news digest | Jun 15, 2021 |
Pattern sets its sights on home brands, Shutterfly scoops up Spoonflower, and more

This week, prolonged lead times continue to hinder global shipping and logistics—and in the meantime, entrepreneurs of all ages are getting in on the growing resale industry. Whatever happens, stay in the know with our weekly roundup of headlines, launches and events, recommended reading, and more.

Business News

Following the completion of a $60 million funding round, multibrand consumer goods company Pattern plans to use the newly raised capital exclusively to purchase direct-to-consumer home goods brands, RetailDive reports. The company already owns subsidiary brands Open Spaces and Equal Parts, and recently acquired home accessories brand GIR. With a past life as branding agency Gin Lane, Pattern had a hand in launching brands such as Harry’s, Hims, AYR and Stadium Goods, and plans to use that industry knowledge to grow its own family of brands.

Shutterfly has agreed to buy home decor marketplace Spoonflower in a $225 million deal expected to be completed in the third quarter, Bloomberg reports. The personalized-photography platform’s consumer business has grown for the past eight quarters, thanks in part to the pandemic’s DIY boom. With the addition of Spoonflower, which specializes in fabrics and wallpaper, the business will be able to offer customizable soft goods such as curtains and bed linens.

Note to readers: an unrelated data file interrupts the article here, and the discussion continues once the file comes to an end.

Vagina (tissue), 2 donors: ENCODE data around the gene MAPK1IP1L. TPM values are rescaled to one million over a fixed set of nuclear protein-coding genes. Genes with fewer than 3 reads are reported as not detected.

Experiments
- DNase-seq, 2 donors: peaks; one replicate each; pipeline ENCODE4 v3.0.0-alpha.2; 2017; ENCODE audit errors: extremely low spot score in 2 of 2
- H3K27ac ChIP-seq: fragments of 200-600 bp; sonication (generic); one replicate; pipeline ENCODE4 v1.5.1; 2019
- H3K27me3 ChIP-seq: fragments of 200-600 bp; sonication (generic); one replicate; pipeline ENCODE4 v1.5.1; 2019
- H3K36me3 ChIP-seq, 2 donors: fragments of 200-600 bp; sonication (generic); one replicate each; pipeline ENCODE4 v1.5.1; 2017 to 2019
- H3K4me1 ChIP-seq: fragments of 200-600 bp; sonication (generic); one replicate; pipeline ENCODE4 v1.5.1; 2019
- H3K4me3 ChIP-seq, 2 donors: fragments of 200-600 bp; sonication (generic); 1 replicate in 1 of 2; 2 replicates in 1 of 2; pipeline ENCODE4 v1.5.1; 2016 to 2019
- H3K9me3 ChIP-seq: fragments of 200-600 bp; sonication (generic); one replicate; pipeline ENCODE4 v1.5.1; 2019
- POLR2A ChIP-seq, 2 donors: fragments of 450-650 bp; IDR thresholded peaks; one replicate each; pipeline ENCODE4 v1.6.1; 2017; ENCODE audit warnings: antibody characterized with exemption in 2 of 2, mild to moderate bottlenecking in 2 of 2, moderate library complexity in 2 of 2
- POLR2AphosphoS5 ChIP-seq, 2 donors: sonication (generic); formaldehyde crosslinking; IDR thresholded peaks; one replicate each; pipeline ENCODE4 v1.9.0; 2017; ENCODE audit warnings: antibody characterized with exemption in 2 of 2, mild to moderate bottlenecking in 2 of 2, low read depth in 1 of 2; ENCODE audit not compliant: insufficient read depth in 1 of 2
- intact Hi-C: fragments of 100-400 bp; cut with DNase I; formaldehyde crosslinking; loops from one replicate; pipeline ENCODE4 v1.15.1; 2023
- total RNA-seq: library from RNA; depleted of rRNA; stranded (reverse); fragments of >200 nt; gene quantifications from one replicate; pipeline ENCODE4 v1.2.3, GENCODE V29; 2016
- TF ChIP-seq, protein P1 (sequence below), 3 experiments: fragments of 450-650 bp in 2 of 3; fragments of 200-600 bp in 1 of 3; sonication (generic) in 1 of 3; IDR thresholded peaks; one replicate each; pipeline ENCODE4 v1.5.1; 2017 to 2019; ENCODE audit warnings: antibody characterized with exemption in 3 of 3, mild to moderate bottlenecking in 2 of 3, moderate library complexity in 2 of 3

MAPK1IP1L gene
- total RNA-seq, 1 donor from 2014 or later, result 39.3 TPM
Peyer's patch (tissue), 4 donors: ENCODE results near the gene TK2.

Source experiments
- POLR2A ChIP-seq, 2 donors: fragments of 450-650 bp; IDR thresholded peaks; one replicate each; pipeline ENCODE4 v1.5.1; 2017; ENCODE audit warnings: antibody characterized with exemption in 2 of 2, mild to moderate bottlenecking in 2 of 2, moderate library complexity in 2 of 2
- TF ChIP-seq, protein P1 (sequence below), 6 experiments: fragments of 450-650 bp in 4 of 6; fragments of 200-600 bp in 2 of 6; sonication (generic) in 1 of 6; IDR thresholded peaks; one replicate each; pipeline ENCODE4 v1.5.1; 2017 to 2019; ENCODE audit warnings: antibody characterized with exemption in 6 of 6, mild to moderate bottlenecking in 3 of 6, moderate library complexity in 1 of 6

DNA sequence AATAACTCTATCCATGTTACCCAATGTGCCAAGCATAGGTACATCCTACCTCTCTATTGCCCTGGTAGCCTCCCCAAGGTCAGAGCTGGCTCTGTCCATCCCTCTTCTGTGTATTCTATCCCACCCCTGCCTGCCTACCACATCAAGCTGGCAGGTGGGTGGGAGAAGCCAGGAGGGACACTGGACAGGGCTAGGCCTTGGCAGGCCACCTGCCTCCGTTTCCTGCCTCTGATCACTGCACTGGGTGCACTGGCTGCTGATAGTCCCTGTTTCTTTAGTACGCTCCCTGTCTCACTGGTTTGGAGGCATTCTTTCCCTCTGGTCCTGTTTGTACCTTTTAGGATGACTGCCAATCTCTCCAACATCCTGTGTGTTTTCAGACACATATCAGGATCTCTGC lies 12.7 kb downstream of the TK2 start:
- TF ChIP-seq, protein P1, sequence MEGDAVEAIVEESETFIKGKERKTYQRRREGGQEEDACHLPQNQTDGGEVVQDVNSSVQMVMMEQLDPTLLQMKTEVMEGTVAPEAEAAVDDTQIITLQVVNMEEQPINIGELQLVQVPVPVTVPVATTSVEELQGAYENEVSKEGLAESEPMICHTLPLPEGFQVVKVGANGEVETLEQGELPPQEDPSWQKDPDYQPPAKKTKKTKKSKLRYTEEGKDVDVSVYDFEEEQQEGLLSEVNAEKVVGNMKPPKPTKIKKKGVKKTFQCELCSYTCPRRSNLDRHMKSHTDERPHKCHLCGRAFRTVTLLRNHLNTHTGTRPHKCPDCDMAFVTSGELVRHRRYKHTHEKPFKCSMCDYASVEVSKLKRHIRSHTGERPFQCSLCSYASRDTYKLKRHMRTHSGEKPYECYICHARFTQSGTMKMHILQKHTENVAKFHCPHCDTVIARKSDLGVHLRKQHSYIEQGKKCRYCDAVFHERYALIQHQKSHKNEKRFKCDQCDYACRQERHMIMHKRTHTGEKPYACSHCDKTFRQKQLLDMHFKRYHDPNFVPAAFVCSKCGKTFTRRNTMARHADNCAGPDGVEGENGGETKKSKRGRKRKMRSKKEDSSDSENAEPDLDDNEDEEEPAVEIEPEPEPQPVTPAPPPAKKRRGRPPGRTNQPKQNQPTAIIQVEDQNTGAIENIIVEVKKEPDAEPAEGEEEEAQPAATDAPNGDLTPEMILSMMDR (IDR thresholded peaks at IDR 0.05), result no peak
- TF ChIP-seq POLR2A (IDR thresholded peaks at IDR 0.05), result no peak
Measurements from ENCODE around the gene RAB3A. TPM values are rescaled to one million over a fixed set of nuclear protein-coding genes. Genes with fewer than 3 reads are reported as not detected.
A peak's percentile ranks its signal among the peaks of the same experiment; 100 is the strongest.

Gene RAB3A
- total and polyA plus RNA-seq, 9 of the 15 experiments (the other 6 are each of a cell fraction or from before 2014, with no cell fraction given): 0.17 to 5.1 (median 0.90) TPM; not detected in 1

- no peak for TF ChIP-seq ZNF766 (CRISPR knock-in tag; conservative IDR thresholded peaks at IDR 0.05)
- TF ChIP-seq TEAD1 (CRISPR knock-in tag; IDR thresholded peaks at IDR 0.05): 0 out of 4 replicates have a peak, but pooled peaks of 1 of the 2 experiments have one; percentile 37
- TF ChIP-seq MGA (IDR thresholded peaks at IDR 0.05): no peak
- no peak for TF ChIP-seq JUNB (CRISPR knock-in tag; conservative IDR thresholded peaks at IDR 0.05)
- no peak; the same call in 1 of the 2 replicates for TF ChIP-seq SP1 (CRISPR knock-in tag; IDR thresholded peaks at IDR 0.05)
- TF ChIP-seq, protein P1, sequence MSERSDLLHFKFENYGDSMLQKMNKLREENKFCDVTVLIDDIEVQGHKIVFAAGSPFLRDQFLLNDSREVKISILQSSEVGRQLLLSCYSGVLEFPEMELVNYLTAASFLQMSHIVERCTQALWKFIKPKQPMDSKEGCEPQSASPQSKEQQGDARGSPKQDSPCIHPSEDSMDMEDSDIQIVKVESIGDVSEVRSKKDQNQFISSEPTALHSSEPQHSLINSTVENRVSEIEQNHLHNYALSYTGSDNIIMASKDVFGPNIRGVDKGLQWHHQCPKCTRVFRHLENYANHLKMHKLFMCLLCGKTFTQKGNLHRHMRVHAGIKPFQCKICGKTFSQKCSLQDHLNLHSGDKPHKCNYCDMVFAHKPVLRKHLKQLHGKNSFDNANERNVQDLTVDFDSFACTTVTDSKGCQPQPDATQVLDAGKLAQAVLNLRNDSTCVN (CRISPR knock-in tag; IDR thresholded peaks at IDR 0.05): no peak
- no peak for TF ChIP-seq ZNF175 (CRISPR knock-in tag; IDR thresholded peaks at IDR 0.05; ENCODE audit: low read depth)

Construction startup Katerra has filed for Chapter 11 bankruptcy, The Wall Street Journal reports, despite a nearly $2 billion investment from SoftBank Group Corp.’s Vision Fund. The company began in 2015 with the goal of transforming the construction industry by preassembling building parts in its facilities and offering additional services like architecture and plumbing. However, an aggressive growth strategy and a high debt load coupled with pandemic-induced construction delays put a heavy strain on Katerra’s finances in recent months.

In a move backed by “buy now, pay later” fintech company Affirm, Canadian e-commerce business Shopify has made Shop Pay Installments accessible to hundreds of thousands of merchants in the U.S. Through the use of Shop Pay and the Shop App, the newly expanded service allows shoppers to split payments on their purchases into four equal installments without interest or additional fees.

In other Shopify news, the company has announced its acquisition of augmented reality startup Primer, which allows users to visualize different tile, wallpaper or paint surfaces inside their home. As part of the deal, Primer’s app and services will shut down next month, and its team of eight will join Shopify.